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  1. ITV Report

How 5G technology will help more than just communication in the UK

Huawei will help in building the UK's 5G infrastructure. Credit: PA

For Boris Johnson, the benefits of rolling out the 5G network across the UK must have outweighed the perceived risks of having Chinese tech firm Huawei help build its infrastructure.

Despite warnings from US President Donald Trump and his right-hand man Secretary of State Mike Pompeo, the British prime minister went ahead and approved plans which controversially allow Huawei to play a role in 5G.

If Mr Johnson is prepared to defy Mr Trump, the 5G network must be worth the hassle with Huawei, right?

Why Johnson defied Trump?

Dr Victoria Baines from Oxford University told ITV News the decision for Boris Johnson to allow Huawei into 5G would have essentially been a "very sophisticated cost benefit analysis".

The risks, as outlined by critics of Huawei, centre around the firm's attachment to the Chinese stage, which has been accused of espionage.

Critics say it would be easy for China, through Huawei, to surreptitiously interfere in the UK's affairs.

But Mr Johnson trusts his security services are capable of nullifying the risks and to remove block Huawei - which is already involved with the 4G network - from all UK involvement would set back the roll out of 5G significantly.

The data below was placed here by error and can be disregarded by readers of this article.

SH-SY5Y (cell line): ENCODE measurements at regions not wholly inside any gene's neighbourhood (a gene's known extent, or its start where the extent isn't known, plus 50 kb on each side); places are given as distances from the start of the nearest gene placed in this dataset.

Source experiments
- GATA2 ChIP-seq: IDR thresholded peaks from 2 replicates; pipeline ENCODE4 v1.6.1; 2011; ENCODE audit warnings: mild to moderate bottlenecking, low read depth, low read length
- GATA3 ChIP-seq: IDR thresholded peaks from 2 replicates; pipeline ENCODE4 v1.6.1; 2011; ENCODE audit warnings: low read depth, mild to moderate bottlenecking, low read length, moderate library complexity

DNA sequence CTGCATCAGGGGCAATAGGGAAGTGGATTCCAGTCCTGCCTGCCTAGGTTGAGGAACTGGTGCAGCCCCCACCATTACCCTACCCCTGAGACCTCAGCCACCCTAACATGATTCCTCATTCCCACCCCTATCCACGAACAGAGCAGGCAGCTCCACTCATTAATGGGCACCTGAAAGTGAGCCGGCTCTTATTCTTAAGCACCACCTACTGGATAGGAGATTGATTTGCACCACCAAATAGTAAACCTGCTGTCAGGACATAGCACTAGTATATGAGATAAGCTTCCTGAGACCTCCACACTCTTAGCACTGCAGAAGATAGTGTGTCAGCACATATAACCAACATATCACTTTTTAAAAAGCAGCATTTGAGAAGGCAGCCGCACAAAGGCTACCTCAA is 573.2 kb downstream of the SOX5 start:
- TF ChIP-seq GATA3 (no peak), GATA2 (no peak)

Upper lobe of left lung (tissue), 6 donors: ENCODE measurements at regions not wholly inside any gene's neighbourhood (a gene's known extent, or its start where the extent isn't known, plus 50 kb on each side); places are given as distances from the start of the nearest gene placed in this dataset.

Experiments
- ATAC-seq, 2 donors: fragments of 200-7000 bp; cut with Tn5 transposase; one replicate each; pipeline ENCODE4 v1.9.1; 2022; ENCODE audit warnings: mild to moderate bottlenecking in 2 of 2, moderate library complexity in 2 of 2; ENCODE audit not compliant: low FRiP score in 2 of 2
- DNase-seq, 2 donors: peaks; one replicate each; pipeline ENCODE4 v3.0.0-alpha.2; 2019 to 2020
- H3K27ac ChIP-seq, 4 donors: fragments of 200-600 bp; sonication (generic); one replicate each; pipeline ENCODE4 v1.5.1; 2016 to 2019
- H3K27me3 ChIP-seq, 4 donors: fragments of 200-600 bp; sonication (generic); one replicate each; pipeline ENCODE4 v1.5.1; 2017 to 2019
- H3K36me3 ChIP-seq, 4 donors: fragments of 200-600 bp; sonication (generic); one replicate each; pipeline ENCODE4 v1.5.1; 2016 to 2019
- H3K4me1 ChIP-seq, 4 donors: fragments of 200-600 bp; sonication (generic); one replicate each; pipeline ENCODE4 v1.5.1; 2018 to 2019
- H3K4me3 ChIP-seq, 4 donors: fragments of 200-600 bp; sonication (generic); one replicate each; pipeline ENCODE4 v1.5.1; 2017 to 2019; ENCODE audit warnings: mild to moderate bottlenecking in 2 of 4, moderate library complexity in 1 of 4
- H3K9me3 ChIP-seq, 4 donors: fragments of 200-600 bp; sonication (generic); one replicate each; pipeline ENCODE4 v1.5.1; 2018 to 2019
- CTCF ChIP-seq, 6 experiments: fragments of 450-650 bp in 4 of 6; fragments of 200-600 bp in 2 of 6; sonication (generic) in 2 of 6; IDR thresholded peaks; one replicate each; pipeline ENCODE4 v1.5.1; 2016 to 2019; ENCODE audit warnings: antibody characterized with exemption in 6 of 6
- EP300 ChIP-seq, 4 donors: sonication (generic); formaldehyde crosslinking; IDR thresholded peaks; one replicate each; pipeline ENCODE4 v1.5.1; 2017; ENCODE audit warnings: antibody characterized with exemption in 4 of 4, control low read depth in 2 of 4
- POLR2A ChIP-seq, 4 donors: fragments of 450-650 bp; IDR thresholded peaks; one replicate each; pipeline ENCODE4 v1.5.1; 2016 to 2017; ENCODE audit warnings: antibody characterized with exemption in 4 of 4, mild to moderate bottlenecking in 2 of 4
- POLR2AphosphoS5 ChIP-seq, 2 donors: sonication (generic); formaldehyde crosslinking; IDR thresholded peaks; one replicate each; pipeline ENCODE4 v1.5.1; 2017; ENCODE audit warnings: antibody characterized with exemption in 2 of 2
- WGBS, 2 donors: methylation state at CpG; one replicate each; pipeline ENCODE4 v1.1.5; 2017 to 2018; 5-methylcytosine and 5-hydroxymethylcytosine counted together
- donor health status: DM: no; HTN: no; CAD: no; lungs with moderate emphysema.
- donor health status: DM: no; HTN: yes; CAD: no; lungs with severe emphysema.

ITV News Political Editor Robert Peston says if Johnson kicked Huawei out the UK, "then the roll out of 5G would be set back by two years, that of full fibre broadband by around four years, and write-offs for UK telecoms companies would run to billions".

The risk of delaying 5G, in the opinion of Mr Johnson at least, must be dwarfed by what Dr Baines calls the "absolutely huge" benefits:

Download and streaming speed

For every day internet users, the main benefit of having 5G relates to speed.

As Dr Baines says, that means the streaming of games and videos is "going to be much more efficient than previously".

According to analysis from OpenSignal, download speeds on 5G can be up to 2.7x faster than 4G, so that likely means you can wave goodbye to online lagging.

The internet of things?

Boris Johnson defied Donald Trump over 5G and Huawei. Credit: PA

The 'internet of things' is a term to describe a system of unrelated devices that are able to transfer data to one another in order to communicate.

It often relates to smart homes and smart appliances and 5G is essential for making the internet of things work efficiently.

Dr Baines says 5G technology will provide a "leap forward" in connectivity between "the next generation of connected devices".

"All of those sensors to our refrigarators to our doorbells to our transport systems, they are all going to be able to talk to each other much more effectively and much more quickly with 5G."

Healthcare?

According to Dr Baines, it seems as though even the NHS could benefit from the roll out of 5G technology.

She says 5G is "going to massively enable remote healthcare", which in turn could "reduce the number of times we all need to go to the doctor".

Due to faster download speeds, remote appointments with your GP will become much more achievable and effective because streams will run more smoothly.

She suggests having more regular, remote GP appointments "could be preventing us from having more traumatic medical operations for instance".